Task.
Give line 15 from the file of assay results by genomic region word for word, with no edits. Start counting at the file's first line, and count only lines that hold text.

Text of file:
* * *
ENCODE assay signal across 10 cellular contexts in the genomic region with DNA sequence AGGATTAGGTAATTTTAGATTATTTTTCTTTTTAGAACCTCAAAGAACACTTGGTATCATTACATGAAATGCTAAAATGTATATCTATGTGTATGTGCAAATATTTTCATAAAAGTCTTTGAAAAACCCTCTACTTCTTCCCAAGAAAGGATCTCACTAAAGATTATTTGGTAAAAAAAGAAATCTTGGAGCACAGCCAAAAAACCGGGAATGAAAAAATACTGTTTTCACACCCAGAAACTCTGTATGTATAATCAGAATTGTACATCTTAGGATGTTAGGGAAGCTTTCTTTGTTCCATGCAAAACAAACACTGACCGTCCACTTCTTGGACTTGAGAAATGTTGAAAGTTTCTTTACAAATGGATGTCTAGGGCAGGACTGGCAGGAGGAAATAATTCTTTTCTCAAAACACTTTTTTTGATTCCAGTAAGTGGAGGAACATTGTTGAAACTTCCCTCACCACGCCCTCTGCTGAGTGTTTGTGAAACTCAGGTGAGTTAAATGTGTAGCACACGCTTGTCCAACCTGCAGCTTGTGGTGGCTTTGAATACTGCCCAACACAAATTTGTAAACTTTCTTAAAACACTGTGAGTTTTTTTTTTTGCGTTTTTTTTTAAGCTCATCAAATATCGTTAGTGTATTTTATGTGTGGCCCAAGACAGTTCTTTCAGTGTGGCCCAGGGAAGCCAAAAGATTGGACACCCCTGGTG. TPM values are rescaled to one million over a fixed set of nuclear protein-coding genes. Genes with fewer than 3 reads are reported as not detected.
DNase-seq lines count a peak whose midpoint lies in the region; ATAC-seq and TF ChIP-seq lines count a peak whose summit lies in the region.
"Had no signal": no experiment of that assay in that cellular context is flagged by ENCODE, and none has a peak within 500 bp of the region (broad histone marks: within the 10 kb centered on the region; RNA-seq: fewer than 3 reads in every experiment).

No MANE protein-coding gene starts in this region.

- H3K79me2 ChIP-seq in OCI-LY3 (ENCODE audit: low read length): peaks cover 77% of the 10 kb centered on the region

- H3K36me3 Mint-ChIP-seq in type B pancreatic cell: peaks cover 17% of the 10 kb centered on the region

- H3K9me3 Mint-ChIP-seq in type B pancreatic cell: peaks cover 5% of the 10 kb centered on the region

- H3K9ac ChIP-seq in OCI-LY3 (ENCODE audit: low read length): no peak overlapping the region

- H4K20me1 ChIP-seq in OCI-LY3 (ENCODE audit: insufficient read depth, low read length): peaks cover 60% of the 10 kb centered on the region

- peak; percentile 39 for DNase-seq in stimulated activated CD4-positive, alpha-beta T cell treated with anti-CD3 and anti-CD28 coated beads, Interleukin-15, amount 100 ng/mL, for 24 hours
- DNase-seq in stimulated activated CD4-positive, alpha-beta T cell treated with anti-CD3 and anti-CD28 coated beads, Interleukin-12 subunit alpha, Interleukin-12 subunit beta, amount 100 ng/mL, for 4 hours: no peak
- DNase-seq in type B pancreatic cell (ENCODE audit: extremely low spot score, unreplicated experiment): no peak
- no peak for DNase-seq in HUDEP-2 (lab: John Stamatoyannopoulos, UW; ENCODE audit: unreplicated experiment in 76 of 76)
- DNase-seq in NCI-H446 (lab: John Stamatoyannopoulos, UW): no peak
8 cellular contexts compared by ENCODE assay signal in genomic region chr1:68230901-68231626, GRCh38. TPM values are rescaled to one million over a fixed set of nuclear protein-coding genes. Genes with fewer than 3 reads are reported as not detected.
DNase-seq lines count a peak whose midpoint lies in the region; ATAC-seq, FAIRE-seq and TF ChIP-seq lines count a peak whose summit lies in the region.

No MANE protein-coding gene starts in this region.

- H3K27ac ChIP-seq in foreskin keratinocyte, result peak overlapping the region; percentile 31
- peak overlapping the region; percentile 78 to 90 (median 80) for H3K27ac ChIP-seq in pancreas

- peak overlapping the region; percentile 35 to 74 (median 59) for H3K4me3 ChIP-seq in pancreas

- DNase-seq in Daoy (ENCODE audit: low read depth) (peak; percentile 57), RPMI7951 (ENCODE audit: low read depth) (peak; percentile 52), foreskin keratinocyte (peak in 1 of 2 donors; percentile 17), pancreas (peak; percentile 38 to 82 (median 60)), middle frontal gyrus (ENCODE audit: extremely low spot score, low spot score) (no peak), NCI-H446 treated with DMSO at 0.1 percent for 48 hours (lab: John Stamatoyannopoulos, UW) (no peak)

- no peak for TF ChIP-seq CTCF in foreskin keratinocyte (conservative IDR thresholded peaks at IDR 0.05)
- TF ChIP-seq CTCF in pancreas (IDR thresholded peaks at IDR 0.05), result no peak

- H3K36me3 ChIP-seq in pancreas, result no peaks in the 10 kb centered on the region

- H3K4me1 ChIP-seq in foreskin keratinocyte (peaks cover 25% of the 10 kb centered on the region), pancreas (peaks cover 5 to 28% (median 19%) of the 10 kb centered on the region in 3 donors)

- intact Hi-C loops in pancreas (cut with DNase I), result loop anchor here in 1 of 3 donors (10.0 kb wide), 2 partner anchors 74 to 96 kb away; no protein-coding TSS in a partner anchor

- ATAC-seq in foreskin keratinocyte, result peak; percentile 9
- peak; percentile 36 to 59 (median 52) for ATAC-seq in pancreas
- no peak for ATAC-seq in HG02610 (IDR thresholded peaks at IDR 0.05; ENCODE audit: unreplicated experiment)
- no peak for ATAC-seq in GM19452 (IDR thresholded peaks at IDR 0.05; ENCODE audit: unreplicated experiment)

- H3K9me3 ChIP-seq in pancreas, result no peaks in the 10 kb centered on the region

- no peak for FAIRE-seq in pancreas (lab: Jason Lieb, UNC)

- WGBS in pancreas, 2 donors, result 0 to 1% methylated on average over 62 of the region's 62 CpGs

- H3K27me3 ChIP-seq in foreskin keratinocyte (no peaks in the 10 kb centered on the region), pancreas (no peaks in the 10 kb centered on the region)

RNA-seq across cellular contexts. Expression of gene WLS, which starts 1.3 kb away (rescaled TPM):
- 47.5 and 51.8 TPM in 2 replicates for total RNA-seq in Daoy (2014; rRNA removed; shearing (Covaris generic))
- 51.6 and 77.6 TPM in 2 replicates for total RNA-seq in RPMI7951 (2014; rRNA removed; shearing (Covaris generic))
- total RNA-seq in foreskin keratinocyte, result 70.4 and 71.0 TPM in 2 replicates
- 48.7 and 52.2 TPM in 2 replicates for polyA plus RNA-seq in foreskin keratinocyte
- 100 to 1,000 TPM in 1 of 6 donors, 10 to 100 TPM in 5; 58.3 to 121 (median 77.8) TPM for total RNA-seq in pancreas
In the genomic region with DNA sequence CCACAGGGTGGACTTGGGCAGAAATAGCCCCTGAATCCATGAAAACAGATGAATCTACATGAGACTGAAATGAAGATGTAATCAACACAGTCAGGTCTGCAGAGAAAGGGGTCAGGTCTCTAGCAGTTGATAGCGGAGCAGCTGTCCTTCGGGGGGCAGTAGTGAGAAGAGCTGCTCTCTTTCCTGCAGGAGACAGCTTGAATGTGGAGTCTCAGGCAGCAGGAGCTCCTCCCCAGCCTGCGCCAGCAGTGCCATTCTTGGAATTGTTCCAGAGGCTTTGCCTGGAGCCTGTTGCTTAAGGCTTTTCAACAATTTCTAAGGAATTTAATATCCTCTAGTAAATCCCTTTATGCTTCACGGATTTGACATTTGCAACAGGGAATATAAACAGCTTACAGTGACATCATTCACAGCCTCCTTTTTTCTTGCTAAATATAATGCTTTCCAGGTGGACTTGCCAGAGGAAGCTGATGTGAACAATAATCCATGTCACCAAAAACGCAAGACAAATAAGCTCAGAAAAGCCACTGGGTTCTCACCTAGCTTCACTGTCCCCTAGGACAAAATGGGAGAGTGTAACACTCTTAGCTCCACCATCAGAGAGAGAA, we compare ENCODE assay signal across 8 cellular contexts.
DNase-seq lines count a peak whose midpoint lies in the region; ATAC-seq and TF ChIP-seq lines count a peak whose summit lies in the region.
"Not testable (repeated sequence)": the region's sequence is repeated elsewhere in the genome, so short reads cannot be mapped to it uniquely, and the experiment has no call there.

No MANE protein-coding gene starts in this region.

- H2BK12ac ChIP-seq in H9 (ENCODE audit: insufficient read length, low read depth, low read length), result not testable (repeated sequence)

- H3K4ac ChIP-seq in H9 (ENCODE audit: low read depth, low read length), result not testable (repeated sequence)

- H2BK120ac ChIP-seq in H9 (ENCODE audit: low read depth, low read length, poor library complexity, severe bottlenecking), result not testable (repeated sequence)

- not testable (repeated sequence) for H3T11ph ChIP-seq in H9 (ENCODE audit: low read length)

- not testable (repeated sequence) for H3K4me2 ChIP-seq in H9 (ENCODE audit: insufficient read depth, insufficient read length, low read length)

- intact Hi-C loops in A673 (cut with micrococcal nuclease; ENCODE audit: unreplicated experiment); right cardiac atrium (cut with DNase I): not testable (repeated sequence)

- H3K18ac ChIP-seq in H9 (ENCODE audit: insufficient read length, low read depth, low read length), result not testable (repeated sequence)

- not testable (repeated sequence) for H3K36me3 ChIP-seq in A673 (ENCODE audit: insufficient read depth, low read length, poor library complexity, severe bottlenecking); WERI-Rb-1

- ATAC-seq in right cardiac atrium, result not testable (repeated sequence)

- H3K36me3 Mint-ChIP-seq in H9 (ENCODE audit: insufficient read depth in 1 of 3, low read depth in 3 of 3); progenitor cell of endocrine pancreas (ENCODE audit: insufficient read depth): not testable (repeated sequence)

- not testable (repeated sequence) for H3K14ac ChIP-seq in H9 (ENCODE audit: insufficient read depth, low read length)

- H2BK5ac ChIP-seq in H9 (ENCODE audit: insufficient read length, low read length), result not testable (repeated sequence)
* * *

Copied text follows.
8 cellular contexts compared by ENCODE assay signal in genomic region chr1:68230901-68231626, GRCh38. TPM values are rescaled to one million over a fixed set of nuclear protein-coding genes. Genes with fewer than 3 reads are reported as not detected.